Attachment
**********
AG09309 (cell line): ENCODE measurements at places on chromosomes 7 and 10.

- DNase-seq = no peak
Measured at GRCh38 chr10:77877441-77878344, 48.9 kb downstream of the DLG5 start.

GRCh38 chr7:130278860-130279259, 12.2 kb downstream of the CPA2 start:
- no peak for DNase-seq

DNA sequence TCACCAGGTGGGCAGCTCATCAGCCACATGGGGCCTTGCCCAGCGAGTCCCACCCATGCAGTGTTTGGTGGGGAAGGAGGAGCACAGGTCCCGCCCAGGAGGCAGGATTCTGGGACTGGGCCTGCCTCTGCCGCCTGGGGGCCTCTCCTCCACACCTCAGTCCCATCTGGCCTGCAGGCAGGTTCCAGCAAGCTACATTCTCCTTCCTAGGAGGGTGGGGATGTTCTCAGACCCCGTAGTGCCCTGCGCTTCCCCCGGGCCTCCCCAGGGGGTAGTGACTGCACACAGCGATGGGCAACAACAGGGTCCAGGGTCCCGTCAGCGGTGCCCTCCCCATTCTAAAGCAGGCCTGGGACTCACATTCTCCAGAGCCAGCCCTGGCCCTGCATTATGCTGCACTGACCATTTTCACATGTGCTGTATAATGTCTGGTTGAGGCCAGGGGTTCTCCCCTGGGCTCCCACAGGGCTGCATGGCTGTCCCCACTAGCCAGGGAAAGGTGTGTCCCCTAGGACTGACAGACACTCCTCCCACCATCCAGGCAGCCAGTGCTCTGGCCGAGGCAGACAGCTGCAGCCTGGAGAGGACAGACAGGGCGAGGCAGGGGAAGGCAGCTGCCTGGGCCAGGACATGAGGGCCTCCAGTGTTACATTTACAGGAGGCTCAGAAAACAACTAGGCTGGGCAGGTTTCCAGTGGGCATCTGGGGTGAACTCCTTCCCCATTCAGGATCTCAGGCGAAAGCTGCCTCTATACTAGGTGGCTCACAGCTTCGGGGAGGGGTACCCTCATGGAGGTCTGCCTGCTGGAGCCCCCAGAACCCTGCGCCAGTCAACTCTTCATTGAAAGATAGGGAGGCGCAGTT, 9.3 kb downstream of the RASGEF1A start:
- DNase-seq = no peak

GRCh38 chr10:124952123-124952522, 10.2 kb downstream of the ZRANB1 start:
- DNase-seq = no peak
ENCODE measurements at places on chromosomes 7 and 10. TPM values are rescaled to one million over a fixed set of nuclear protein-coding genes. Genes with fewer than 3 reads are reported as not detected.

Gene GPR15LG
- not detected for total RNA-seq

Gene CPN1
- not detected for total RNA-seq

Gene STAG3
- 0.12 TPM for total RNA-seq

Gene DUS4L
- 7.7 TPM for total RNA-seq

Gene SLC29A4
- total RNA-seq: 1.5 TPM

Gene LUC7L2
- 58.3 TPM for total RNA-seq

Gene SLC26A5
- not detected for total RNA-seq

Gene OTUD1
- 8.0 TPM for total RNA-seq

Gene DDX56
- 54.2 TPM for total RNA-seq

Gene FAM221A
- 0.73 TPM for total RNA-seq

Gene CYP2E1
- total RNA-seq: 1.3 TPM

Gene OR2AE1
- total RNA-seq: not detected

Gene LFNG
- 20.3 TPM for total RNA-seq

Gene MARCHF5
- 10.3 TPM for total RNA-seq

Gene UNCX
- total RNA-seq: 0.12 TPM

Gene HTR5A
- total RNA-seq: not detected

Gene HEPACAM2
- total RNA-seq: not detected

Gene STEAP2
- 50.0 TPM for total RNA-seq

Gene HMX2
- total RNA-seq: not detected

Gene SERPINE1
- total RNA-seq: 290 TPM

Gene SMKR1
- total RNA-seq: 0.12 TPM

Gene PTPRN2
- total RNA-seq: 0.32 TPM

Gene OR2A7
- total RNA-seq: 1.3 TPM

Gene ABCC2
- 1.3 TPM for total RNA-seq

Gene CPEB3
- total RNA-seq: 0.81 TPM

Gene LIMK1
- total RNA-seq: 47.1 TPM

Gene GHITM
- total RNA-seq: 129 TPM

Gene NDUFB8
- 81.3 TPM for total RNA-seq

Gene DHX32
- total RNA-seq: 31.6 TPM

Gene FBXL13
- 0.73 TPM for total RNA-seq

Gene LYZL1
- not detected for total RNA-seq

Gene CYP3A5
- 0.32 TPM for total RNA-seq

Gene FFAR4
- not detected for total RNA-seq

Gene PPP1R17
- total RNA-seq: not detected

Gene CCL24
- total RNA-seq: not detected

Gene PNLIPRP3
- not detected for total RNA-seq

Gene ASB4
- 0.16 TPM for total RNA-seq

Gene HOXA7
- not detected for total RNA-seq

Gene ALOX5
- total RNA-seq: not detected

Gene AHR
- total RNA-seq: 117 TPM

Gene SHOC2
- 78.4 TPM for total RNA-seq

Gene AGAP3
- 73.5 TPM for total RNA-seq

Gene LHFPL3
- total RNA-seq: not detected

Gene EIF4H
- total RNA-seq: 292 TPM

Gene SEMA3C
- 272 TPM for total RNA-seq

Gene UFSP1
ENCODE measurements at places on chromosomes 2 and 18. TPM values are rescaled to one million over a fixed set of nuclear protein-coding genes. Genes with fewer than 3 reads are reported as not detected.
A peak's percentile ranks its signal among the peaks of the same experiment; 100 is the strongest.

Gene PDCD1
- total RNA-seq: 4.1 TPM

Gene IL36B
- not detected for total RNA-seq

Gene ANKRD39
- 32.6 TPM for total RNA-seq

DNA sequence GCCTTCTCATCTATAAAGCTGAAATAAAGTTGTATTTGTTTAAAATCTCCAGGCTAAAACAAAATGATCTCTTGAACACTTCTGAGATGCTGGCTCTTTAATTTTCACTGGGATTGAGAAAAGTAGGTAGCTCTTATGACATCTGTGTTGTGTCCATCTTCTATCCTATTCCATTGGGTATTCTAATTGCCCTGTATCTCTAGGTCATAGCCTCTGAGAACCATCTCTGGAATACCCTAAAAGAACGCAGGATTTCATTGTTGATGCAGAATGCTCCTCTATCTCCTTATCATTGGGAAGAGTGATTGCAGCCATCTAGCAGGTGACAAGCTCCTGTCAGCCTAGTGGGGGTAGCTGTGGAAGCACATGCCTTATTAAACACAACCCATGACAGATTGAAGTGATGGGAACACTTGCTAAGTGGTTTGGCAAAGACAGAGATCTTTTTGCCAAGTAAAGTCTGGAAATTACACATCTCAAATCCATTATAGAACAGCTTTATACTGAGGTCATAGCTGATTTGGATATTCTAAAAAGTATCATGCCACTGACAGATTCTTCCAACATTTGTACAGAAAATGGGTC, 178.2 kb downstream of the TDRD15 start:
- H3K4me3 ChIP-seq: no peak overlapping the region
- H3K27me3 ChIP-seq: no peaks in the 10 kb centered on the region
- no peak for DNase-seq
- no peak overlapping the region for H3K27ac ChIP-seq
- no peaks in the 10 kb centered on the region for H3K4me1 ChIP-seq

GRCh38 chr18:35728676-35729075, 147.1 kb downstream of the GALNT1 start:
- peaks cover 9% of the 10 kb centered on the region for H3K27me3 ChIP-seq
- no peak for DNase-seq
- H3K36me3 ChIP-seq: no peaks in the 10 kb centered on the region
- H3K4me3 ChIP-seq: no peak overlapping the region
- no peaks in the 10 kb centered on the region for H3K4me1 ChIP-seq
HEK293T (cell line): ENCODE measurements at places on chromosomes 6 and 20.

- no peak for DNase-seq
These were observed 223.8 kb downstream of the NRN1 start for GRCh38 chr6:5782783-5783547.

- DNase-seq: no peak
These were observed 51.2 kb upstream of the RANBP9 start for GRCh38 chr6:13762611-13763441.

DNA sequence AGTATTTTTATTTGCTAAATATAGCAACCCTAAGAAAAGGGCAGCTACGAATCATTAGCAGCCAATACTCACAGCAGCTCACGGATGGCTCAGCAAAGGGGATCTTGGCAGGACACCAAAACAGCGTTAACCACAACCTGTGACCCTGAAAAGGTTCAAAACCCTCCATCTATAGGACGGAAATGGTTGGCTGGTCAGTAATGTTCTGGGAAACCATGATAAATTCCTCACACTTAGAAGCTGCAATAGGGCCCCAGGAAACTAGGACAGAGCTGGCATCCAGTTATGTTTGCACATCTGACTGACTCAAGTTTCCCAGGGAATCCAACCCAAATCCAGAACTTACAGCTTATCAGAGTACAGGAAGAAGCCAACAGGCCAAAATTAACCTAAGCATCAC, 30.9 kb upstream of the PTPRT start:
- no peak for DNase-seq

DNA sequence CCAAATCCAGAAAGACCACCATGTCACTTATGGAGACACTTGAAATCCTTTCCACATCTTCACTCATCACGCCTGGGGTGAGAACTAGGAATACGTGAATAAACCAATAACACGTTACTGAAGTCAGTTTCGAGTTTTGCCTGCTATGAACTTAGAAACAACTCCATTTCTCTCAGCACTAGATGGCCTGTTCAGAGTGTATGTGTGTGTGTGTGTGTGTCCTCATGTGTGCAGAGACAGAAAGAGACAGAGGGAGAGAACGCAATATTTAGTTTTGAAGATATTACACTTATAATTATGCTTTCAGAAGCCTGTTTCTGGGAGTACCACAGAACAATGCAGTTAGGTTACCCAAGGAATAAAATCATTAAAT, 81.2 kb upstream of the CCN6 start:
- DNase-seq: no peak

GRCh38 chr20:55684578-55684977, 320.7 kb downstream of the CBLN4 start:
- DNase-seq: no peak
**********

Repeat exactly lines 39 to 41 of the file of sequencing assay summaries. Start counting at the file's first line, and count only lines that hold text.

Gene UNCX
- total RNA-seq: 0.12 TPM

Gene HTR5A